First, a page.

I’m delighted to report that, as of February 1, 2013 I’ll be a full-time staff member of the Kettering Foundation, a research foundation that studies democracy. I have had a relationship with the Foundation since 1998, and have been an Associate of theirs since 2005.
As a consequence of this, I am shutting down my firm, The Mannakee Circle Group. I’ve had wonderful clients over these years since 2003 when I struck out on my own – not only including Kettering but United Way Worldwide, The Harwood Institute for Public Innovation, the Case Foundation, the Omidyar Network, Everyday Democracy, the Northwest Area Foundation, the Darden School of Business and the Sorensen Institute for Political Leadership both at the University of Virginia, and more.
It’s with glad heart yet with a certain amount of wistfulness that I say “farewell” to these close friends.
I will remain an active participant in the dialogue and deliberation community, and I look forward to continuing my relationships with individuals and organizations throughout this field.
Here’s the bio that they are posting at their site (won’t be live until 2/1), which gives a sense of my duties:
Photo by Melinda Gilmore
Brad Rourke is a program officer at the Kettering Foundation. His work includes studies of naming and framing issues in public terms and how people make decisions and work together on shared challenges in communities. Rourke is executive editor of the National Issues Forums issue books as well as other issue books produced for public deliberation.
Rourke has written and cowritten a number of articles and op-ed pieces, appearing in print publications such as The Washington Post, The Christian Science Monitor, Foundation News and Commentary, Campaigns & Elections, and the Cleveland Plain Dealer. He contributed a chapter on the ethics of citizenship to Shades of Gray (Brookings Institution, 2002). He has spoken at the National Press Club, the Brookings Institution, and the Chautauqua Institution. He is listed in Who’s Who in America.
Rourke has been a Kettering Associate since 2005. Prior to joining the foundation, Rourke was president of the Mannakee Circle Group, a public issues firm with clients from a cross section of the philanthropic and nonprofit sectors. He was founder and publisher of Rockville Central, a hyperlocal news source he began in June 2007 that became the second most-read local blog in Maryland. He helped design and regularly participated as a lecturer in the bipartisan candidate training program of the University of Virginia’s Sorensen Institute for Political Leadership. Rourke was senior project manager and then director of external initiatives at The Harwood Institute for Public Innovation and vice president for public policy at the Institute for Global Ethics. He has served on the staffs of then-controller of California Gray Davis and Congresswoman Jane Harman and as deputy California campaign manager for the National Health Care Campaign.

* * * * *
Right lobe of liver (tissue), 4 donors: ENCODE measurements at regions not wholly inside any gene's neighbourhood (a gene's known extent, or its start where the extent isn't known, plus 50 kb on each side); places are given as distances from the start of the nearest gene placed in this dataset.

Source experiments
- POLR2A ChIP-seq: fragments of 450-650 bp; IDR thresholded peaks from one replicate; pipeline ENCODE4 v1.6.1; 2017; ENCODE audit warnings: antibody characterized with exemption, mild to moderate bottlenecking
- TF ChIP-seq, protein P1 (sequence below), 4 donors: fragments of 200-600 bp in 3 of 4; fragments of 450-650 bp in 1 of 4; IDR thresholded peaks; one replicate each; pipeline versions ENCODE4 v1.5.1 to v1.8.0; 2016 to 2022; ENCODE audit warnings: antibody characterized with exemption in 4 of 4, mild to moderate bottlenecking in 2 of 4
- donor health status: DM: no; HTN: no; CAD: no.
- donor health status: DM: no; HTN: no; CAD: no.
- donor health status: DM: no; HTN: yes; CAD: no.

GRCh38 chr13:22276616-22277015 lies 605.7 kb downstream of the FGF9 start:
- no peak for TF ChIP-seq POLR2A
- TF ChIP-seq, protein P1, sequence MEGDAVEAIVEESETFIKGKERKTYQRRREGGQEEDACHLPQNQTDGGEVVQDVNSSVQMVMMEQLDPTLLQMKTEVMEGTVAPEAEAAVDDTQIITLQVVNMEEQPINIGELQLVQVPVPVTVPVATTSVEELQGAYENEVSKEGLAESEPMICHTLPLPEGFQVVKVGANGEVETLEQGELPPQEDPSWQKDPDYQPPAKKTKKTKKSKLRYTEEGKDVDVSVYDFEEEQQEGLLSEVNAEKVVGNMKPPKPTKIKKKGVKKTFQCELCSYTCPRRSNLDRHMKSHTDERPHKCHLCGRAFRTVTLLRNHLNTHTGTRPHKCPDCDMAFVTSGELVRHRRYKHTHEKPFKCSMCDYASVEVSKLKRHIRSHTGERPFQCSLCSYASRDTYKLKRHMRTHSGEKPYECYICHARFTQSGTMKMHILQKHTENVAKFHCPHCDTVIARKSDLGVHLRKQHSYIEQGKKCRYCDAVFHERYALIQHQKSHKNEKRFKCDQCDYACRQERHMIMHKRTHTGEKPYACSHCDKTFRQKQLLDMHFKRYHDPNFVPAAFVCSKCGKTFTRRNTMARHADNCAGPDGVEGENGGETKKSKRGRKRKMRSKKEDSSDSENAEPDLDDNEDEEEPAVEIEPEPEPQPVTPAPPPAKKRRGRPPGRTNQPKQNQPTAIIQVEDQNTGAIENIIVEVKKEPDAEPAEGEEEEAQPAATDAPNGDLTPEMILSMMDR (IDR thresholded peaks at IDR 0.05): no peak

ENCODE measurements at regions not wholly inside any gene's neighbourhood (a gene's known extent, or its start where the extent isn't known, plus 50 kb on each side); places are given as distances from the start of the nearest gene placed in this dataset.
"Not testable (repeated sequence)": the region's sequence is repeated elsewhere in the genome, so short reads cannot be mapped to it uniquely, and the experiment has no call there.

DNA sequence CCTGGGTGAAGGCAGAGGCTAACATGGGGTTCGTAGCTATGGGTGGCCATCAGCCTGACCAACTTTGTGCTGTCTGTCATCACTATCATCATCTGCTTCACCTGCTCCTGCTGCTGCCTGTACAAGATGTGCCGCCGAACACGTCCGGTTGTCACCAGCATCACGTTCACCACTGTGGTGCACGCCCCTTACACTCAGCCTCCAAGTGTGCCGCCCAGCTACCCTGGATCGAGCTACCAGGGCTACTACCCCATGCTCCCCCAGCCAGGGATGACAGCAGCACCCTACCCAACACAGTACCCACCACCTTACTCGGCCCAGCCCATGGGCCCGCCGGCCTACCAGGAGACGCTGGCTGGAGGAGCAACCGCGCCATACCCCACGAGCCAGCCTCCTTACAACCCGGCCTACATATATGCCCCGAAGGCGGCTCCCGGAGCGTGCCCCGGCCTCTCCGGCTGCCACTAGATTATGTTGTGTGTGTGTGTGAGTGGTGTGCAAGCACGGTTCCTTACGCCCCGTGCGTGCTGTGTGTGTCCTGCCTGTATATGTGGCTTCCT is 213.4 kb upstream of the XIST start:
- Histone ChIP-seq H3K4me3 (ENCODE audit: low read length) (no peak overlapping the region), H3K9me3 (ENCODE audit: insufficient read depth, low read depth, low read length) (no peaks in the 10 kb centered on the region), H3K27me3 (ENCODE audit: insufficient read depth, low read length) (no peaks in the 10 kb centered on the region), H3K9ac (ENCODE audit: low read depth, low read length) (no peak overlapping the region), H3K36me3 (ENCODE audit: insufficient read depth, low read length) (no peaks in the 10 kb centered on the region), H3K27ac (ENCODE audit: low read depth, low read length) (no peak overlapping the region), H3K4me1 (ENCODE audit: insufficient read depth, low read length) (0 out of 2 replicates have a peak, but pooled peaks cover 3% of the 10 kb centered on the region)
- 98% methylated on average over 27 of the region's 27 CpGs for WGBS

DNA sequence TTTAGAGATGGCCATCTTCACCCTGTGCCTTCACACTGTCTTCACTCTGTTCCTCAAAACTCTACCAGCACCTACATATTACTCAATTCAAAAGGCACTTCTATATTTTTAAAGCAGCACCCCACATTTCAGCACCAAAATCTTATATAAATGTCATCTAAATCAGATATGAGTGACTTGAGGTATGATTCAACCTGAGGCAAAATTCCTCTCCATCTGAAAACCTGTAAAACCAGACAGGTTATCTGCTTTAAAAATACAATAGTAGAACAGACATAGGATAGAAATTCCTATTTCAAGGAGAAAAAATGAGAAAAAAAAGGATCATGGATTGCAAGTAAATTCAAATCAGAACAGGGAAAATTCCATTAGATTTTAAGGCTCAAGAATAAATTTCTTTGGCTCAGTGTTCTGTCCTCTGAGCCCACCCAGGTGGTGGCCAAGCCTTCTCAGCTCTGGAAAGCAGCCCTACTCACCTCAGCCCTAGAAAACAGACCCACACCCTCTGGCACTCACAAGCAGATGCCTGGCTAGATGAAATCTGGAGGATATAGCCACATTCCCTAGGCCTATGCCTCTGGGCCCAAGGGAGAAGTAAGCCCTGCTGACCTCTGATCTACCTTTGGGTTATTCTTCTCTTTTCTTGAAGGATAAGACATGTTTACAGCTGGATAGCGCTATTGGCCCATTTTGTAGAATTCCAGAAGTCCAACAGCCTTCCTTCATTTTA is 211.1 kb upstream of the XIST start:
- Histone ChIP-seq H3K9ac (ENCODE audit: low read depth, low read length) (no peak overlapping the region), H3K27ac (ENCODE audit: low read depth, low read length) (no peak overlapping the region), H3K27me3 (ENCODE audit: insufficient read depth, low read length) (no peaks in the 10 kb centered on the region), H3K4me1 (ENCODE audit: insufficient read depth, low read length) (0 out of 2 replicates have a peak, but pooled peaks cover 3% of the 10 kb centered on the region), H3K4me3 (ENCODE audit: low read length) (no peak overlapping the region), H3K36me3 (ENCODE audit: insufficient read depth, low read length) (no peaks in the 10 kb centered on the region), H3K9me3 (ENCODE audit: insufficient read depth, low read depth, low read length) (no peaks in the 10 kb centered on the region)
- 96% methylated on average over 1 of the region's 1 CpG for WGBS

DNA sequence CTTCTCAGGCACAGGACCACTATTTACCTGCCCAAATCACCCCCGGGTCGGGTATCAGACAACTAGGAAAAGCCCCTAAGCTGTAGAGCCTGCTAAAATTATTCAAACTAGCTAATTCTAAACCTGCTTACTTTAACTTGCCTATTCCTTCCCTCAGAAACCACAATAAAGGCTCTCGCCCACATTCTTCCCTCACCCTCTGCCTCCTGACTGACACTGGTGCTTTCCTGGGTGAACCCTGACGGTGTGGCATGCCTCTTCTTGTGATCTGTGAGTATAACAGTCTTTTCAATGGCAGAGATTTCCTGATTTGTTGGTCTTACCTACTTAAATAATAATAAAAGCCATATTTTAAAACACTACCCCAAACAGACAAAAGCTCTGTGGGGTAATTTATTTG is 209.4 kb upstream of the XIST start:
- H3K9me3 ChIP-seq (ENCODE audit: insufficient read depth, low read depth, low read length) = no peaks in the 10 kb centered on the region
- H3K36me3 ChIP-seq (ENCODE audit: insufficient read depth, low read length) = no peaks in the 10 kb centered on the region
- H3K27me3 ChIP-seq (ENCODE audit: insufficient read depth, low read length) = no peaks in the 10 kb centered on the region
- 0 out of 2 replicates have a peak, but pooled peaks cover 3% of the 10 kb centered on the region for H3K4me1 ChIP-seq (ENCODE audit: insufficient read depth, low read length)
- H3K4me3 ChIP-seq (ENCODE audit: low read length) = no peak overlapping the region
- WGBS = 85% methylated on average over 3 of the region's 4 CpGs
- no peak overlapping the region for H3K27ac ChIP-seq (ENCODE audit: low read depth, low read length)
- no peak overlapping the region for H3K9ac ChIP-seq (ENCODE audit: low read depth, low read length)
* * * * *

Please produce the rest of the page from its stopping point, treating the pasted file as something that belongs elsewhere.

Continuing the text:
Rourke received his BA in comparative literature from UC Berkeley.
As many of my friends know, for some years now I have eliminated almost all grains from my life. Save for the occasional cheat, I do not eat wheat or any other grain. I try to avoid added sugar and anything processed. My diet consists of meat (especially grass fed beef and bacon), green vegetables (broccoli, kale, spinach), and nuts (almonds). For treats I eat dried fruit like raisins, cranberries, and dates — but I am trying to reduce those.
The result of this way of eating is that your body ceases running primarily on sugar (which the body derives from carbohydrates like wheat) and instead runs on fats. It is important, therefore, to get enough healthy fats.
One way to do this is to eat a lot of grass fed butter. (Cows that are grass fed create food that is good for you and has a healthy balance of things like Omega 3 fats, etc.). David Asprey, who founded the Bulletproof Executive, has developed a great way to have a cup of morning coffee and get lots of the good stuff.
My trainer, Grant Hill, recently turned me on to Asprey’s “Bulletproof Coffee.” I am now a convert. A cup of this will charge up your morning and power you into lunchtime easy. It sounds insane, but it is quite tasty (like a latte) and way easy to make.
I could not find a good tutorial (i.e., one with step by step photos for the simpleminded like me) on how to make Bulletproof Coffee, so I thought I would post one here.
500 ml of GOOD coffee. Organic is best.
up to 80g of grass fed butter, unsalted. Kerrygold, at Trader Joe’s, is good. [UPDATE: Not salted, not grain fed.]
1TB give or take of coconut oil (optional).
First, brew the coffee.
The kettle’s on
Melitta is still the best way to get awesome coffee
Pour the brewed coffee into a blender.
Then get your butter and coconut oil ready:
Kerrygold unsalted butter, use about 2TBs. Coconut oil not pictured.
Toss it all into the blender with the coffee.
Now . . . blend for about 20 seconds:
Blend for 20 seconds, until frothy.
It will look like this when at rest:
Yum! Tastes like a latte. Add stevia for sweetness if desired.
The recent Instagram terms of service controversy has got me thinking.
Instagram Explained – via xkcd
It seems that, inexorably, we have been drawn to social media in deeper and deeper ways over the past three years or so. 2010 was the year Facebook took off and it is now the center of gravity for mainstream social media. Twitter is the second (and, for many, the true center of gravity). Other sharing services — LinkedIn, Instagram, Foursquare, Path, Google+, and more — are not just for tech people but are part of the mainstream.